Comics Korner: Nailbiter #6

By travis - October 6, 2014

cover for nailbiter #6

Nailbiter #6 from Image Comics asks if a baby is born in Buckaroo, Oregon is it doomed to a life of murder and mayhem?

Image Comics released the sixth issue of Nailbiter this past week, a story written by Joshua Williamson, illustrated by Mike Henderson and colored by Adam Guzowski. This issue deviates from the tempo I’ve come to expect from this creative team. At a pinnacle moment in the story, we take a break from Finch’s murder trial, Carroll’s rehabilitation or Alice being influenced by the mind of a serial killer. Instead, we take a more character centered look at the relationship between Crane and Alice as they tackle a comedic relief adventure involving a pregnant woman hellbent on stardom.

After Alice’s intro, followed by a look at her room as she’s writing in her journal (I was happy to see Alice is a Title Fight fan) we head to the diner to watch the meeting between Alice and a rather pregnant woman named Mallory. Mallory has issues to say the least. She isn’t satisfied with just being into the murderabilia, she is convinced that if she gives birth to her kid within Buckaroo, that the baby will have no choice but to turn into a serial killer. She goes on to show us how magnificent this messed up life would be for her. I really enjoyed these three panels that take us through Mallory’s life. Henderson draws a sadistic smile that spans ear to ear on the aging son, as he’s seen devolving into a full fledged murderer. This would obviously transition itself into book deals, tv shows, heck maybe even a movie. It’s the modern day American dream.

The trip to Mallory’s fantasy island is cut short by the pain of a contraction. The baby was apparently due yesterday, so the pair make haste to the ER. Once inside, they are greeted by a nice doctor who tries to ease Mallory’s mind and get her ready to deliver. She thanks him by shoving a syringe through his cheek flesh and screaming about how they can’t take her baby. Mallory runs off and Alice tends to the doctor. Obviously the cops get called, and it doesn’t take long for Crane to find out that Alice is tied to the mess. The interaction that transpires when Crane asks for Alice’s help struck me as odd. Williamson is writing Alice to be your typical overreacting teenager, filled to the brim with angst and anarchy. However, she has this bipolar reaction over the span of a page turn, and completely changes her tune when Crane doesn’t beg for her help. The two continue talk, and we learn why Crane is so interested in Alice. Without saying it specifically, it can be deduced that Alice resembles a younger Charles “Nailbiter” Warren. Maybe Crane feels slightly responsible for Warren’s fate? The two ultimately agree to help each other, and go searching for Preggers McCrazypants in all the local barns.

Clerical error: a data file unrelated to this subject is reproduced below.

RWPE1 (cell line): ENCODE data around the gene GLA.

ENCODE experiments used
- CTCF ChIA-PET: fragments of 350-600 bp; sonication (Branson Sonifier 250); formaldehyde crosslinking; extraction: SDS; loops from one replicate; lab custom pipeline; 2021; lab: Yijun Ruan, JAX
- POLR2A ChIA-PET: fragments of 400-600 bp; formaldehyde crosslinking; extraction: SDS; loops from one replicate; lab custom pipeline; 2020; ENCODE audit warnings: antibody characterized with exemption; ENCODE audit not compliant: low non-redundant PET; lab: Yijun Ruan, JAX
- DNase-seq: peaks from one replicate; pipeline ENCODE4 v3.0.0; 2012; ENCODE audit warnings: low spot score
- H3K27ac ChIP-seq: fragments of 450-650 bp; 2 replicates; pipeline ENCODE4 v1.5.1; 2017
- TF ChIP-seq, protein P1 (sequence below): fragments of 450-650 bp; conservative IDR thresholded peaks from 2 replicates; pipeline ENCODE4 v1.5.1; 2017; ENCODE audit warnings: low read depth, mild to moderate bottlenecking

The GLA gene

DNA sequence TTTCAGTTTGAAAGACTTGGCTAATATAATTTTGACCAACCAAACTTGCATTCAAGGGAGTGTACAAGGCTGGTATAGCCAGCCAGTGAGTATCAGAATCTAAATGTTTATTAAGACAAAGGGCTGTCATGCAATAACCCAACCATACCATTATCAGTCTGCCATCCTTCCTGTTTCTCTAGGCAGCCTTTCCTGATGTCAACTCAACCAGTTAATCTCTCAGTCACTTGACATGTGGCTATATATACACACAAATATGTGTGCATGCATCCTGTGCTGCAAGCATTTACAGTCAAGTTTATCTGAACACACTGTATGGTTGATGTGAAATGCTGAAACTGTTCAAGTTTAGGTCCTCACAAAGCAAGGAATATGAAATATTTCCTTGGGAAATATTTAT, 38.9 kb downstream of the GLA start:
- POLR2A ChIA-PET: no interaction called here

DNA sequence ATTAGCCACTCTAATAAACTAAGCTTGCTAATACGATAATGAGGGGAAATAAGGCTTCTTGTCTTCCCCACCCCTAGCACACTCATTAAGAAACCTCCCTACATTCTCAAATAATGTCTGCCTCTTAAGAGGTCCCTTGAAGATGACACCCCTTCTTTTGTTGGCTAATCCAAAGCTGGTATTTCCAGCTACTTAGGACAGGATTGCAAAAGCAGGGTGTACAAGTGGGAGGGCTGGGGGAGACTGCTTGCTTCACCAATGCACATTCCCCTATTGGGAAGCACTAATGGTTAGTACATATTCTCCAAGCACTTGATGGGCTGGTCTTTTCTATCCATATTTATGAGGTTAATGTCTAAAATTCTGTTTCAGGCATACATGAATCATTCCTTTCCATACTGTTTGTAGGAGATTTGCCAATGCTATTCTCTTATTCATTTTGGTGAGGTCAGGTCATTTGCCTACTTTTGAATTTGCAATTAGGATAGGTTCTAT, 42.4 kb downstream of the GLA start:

Thankfully, we skip all the empty barns, and pick up with Crane and Alice at the one where Mallory’s hiding. Alice and Crane walk sheepishly throughout the property, trying to get the drop on Mallory, but instead instead, they are being followed by Mallory. She waits for just the right moment to strike, and when Alice and Crane aren’t paying attention, Mallory starts to swing a bat at the back of their heads. She is halted by another contraction, and her cover is blown. The three bicker some more, but you can’t stop mother nature. This baby is coming, and it’s up to Alice and Crane to deliver. We can see the tension on Mallory’s face as she gives her final push, but the creative team save us from viewing of the joys of childbirth. So we see the newborn baby being held in Mallory’s arms, and we learn that her baby girl might even stand a chance in life, because the barn was outside of Buckaroo. What can you do? We close this story on a heartwarming note. We see Mallory get some psychiatric help, embrace her newborn daughter and see Crane give Alice an atta boy as she drops her off at home. We learn all this through the diary of Alice, but on the last page we get a closer look as to what she was really writing. With the closing page, we’re left to wonder how much like Warren is Alice? Is she crazy?

Nailbiter #6 is a fun read as long as you aren’t hellbent on progressing the main story line. I have been enjoying where this story is going, and really want to know what happened to Carroll, what’s going on with Finch and how the hell everything’s connected. So, that being said, I was a little disappointed to learn I had to wait a bit longer to find these things out. Instead we get an enjoyable look into Crane and Alice’s relationship and how they tick. But even then, we’re still left to question what’s really going on with Alice. I like how Williamson is writing Alice’s character thus far. She appeared as a small blip on the radar in the first couple issues, but is slowly growing into one of the major players. It appears we may not be getting answers in the next issue either, seeing how Brian Michael Bendis will be temporarily joining the creative team so they can pay homage to Powers #7. Williamson writes in the Nailclippings section that although it’s a tribute issue, there will still be some heavy secretes unearthed. We’ll see how true that is when Nailbiter #7 comes out November 5th.

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